I remembered what the clock had revealed to me, but I did not move a muscle of my face. I was learning self-control under these repeated surprises.

“This is an unexpected statement,” remarked the Coroner. “What reasons have you to urge in explanation of it?”

“Very simple and very well known ones; at least, among the profession. There was too little blood seen, for the wounds to have been inflicted before death or within a few minutes after it. Had the woman been living when they were made, or even had she been but a short time dead, the floor would have been deluged with the blood gushing from so many and such serious injuries. But the effusion was slight, so slight that I noticed it at once, and came to the conclusions mentioned before I found the mark of the stab that occasioned death.”

“I see, I see! And was that the reason you called in two neighboring physicians to view the body before it was removed from the house?”

“Yes, sir; in so important a matter, I wished to have my judgment confirmed.”

“And these physicians were ——”

“Dr. Campbell, of 110 East —— Street, and Dr. Jacobs, of —— Lexington Avenue.”

“Are these gentlemen here?” inquired the Coroner of an officer who stood near.

“They are, sir.”

“Very good; we will now proceed to ask one or two more questions of this witness. You told us that even had the woman been but a few minutes dead when she received these contusions, the floor would have been more or less deluged by her blood. What reason have you for this statement?”

“This; that in a few minutes, let us say ten, since that number has been used, the body has not had time to cool, nor have the blood-vessels had sufficient opportunity to stiffen so as to prevent the free effusion of blood.”

“Is a body still warm at ten minutes after death?”

“It is.”

“So that your conclusions are logical deductions from well-known facts?”

“Certainly, sir.”

A pause of some duration followed.

When the Coroner again proceeded, it was to remark:

“The case is complicated by these discoveries; but we must not allow ourselves to be daunted by them. Let me ask you, if you found any marks upon this body which might aid in its identification?”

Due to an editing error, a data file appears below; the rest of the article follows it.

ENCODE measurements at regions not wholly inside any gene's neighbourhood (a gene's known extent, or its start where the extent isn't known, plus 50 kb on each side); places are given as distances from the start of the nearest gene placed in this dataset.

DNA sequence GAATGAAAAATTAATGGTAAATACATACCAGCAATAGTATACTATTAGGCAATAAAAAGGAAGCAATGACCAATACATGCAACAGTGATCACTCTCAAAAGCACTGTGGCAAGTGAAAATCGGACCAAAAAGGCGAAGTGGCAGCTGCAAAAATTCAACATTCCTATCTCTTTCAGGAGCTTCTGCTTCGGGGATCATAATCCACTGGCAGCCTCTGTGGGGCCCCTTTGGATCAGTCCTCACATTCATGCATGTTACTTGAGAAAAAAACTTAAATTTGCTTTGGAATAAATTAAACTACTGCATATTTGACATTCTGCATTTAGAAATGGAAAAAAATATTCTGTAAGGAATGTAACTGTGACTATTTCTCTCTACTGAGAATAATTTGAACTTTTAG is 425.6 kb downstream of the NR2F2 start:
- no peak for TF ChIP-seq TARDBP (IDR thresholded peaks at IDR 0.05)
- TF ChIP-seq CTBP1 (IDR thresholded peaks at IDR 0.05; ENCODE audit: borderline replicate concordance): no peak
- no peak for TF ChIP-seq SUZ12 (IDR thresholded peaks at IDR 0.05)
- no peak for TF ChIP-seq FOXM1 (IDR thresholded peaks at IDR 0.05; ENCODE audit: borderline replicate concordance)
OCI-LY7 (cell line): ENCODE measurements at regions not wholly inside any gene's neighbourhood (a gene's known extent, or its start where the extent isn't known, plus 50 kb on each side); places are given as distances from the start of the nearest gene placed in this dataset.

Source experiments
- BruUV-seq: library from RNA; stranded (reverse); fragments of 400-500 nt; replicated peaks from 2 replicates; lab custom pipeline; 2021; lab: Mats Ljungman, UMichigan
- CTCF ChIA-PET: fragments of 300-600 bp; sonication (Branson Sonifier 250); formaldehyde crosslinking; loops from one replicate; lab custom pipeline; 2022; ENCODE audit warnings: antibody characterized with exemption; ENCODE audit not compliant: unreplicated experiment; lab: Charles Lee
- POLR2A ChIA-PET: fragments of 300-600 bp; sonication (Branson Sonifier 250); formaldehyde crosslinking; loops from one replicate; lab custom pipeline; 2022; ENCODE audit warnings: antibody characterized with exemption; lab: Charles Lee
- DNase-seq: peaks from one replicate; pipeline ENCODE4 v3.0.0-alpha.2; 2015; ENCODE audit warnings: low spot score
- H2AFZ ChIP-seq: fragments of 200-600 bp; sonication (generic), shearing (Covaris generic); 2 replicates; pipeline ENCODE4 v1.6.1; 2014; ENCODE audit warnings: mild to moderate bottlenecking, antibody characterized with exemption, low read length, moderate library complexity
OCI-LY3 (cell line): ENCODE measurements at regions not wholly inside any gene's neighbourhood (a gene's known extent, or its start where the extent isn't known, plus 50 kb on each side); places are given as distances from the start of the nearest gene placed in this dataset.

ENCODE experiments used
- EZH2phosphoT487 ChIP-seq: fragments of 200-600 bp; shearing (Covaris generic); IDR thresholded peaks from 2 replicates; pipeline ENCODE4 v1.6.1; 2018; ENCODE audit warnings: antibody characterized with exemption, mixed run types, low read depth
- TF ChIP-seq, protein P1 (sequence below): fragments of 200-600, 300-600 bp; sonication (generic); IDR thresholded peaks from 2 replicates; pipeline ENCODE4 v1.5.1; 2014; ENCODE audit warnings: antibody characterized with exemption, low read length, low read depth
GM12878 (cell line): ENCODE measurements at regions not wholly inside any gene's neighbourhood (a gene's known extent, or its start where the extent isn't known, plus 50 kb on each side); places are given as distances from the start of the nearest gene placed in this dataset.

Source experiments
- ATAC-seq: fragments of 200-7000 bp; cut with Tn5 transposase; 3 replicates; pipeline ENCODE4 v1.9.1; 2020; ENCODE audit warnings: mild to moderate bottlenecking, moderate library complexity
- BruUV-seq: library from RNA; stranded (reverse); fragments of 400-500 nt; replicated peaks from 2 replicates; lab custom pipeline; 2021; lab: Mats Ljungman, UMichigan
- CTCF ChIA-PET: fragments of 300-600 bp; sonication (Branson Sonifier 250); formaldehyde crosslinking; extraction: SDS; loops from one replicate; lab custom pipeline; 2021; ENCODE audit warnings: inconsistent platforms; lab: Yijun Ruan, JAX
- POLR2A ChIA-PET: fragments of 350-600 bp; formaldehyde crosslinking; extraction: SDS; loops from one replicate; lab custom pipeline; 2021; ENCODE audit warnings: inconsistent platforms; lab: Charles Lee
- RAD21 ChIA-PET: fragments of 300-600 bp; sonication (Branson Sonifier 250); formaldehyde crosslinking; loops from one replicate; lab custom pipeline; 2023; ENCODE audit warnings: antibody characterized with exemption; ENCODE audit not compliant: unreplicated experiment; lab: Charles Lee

“One; a slight scar on the left ankle.”

“What kind of a scar? Describe it.”

“It was such as a burn might leave. In shape it was long and narrow, and it ran up the limb from the ankle-bone.”

“Was it on the right foot?”

“No; on the left.”

“Did you call the attention of any one to this mark during or after your examination?”

“Yes; I showed it to Mr. Gryce the detective, and to my two coadjutors; and I spoke of it to Mr. Howard Van Burnam, son of the gentleman in whose house the body was found.”

It was the first time this young gentleman’s name had been mentioned, and it made my blood run cold to see how many side-long looks and expressive shrugs it caused in the motley assemblage. But I had no time for sentiment; the inquiry was growing too interesting.

“And why,” asked the Coroner, “did you mention it to this young man in preference to others?”

“Because Mr. Gryce requested me to. Because the family as well as the young man himself had evinced some apprehension lest the deceased might prove to be his missing wife, and this seemed a likely way to settle the question.”

“And did it? Did he acknowledge it to be a mark he remembered to have seen on his wife?”

“He said she had such a scar, but he would not acknowledge the deceased to be his wife.”

“Did he see the scar?”

“No; he would not look at it.”

“Did you invite him to?”

“I did; but he showed no curiosity.”

Doubtless thinking that silence would best emphasize this fact, which certainly was an astonishing one, the Coroner waited a minute. But there was no silence. An indescribable murmur from a great many lips filled up the gap. I felt a movement of pity for the proud family whose good name was thus threatened in the person of this young gentleman.

“Doctor,” continued the Coroner, as soon as the murmur had subsided, “did you notice the color of the woman’s hair?”

“It was a light brown.”

“Did you sever a lock? Have you a sample of this hair here to show us?”

“I have, sir. At Mr. Gryce’s suggestion I cut off two small locks. One I gave him and the other I brought here.”

“Let me see it.”

The doctor passed it up, and in sight of every one present the Coroner tied a string around it and attached a ticket to it.

“That is to prevent all mistake,” explained this very methodical functionary, laying the lock aside on the table in front of him. Then he turned again to the witness.

“Doctor, we are indebted to you for your valuable testimony, and as you are a busy man, we will now excuse you. Let Dr. Jacobs be called.”

As this gentleman, as well as the witness who followed him, merely corroborated the statements of the other, and made it an accepted fact that the shelves had fallen upon the body of the girl some time after the first wound had been inflicted, I will not attempt to repeat their testimony. The question now agitating me was whether they would endeavor to fix the time at which the shelves fell by the evidence furnished by the clock.

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Last updated Saturday, March 1, 2014 at 20:37